1961 : 13 June: Disputed first ascent of N face by O.P. Sharma and 2 Sherpas of Indian party led by Col. N. Kumar noted AJ. 66, p. 390, account AJ 68, p. 139, dispute reported in AJ. 69, p. 145, H.J. Vol. XVIII p. 193 (brief description of route and comprehensive summaries of Nanavati's paper and of the report by the IMF's investigating committee who concluded that the summit had been reached, but nonetheless recommended that the peak should be re-ascended, thus implying that they still had doubts). This is now generally accepted as the authentic first ascent.1


  1. The Himalayan Club does not agree to this view. See H.J. Vol. 45, p. 80 and Vol. 41, p. 121.—Ed.


1974:3 June: Climbed, I.T.B.P. (Indo-Tibetan Border Police) expedition by N face after abandoning the W ridge, leader S. P. Chamoli, brief details of ascent A.A.J. 20, p. 207, noted H.J. XXXIII. p. 222.

Peak opened to foreign mountaineers to climb from the south side only. Joint expedition with Indian mountaineers no longer a pre-requisite. 1989 : Post-monsoon attempt from the south S ridge /SE face by party led by Duncan Tunstall (UK), including Andy Bond (UK), Paul Alison (UK) and Jim Nonnemaker (USA). Reached 5030 m on the SE ridge before poor weather and lack of time terminated their progress. They got up and past the pinnacled section, the first time without, the second time with full Alpine kit, to establish a bivi on the easier angled snow section above (Alpine TD, rock unpleasant and loose mica schist). Two trekkers accompanied the team up the Khirao valley and photographed extensively the upper reaches of the Panpatia Bamak.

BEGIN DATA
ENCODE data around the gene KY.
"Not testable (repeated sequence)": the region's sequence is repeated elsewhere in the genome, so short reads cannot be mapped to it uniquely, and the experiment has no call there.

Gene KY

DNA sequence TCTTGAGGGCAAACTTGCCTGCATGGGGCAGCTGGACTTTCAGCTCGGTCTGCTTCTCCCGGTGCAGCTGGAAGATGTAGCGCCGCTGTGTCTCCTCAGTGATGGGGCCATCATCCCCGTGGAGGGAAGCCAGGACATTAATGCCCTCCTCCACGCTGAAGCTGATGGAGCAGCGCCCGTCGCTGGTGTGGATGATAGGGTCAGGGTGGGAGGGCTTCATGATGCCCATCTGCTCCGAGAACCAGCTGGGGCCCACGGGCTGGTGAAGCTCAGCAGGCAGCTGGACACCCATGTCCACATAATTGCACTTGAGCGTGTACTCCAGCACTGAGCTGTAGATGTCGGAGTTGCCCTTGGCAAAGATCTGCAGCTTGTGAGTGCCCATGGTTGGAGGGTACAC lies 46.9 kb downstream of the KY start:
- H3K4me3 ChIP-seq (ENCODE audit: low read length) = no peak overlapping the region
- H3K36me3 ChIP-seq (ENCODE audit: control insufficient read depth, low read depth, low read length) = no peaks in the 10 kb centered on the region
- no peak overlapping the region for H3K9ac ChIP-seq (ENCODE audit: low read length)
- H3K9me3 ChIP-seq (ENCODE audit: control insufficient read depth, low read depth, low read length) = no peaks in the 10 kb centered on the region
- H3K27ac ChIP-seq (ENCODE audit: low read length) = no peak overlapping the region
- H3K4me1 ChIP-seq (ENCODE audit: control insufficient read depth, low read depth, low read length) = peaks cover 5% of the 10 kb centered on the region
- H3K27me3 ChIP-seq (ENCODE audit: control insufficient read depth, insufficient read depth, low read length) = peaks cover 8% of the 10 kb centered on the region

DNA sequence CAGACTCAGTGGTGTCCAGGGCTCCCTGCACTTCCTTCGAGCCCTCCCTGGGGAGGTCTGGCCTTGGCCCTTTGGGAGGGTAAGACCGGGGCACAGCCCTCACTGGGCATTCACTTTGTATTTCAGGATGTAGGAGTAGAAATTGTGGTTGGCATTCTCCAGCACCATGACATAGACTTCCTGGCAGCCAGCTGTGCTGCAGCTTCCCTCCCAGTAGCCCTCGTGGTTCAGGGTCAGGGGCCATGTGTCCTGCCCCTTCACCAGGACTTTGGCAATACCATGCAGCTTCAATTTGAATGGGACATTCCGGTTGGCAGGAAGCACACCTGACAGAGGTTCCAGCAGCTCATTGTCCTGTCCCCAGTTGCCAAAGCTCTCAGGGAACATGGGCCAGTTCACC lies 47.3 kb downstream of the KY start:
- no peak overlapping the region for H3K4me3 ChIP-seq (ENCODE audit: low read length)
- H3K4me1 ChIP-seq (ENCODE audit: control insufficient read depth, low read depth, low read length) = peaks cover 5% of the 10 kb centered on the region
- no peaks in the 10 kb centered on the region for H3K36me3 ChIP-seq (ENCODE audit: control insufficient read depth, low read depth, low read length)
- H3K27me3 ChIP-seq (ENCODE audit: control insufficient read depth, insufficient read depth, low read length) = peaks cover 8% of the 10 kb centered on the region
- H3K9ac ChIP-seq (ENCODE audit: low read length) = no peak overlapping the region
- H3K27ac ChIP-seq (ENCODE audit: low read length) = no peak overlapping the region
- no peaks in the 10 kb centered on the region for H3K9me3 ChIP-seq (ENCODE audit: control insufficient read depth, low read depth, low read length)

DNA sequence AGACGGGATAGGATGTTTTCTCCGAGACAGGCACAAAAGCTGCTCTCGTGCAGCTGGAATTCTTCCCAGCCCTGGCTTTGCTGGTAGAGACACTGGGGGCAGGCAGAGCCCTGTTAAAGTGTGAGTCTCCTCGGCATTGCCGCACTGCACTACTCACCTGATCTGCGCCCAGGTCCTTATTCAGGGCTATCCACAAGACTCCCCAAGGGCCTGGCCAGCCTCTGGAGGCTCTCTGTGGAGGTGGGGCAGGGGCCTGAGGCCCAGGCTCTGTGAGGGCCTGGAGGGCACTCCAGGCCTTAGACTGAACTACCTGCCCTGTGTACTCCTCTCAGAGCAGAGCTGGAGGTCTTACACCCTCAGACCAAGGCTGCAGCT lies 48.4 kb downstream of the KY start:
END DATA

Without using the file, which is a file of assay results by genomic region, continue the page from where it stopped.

1989 : Post-monsoon recce by Roy Lindsay's party. Approached E face in approx 3 hours from Badrinath and prospected the approach to 'Holdsworth's col' — quite feasible but a lot of uphill on snow overlyinq slabs. They then went round to the Khirao valley and trekked to the foot of the SE ridge in 2 days with full kit, without touching stiow on the S side of the mountain — (Symthe's approach). Good water, stream and little lake for first camp, and plenty of snow to melt on slopes adjacent to SE ridge.

1990: American and British attempt from the South.


A British attempt on Nilkanth (6596 m) by southern approaches. A high point of 5790 m, was reached on 23 September 1990.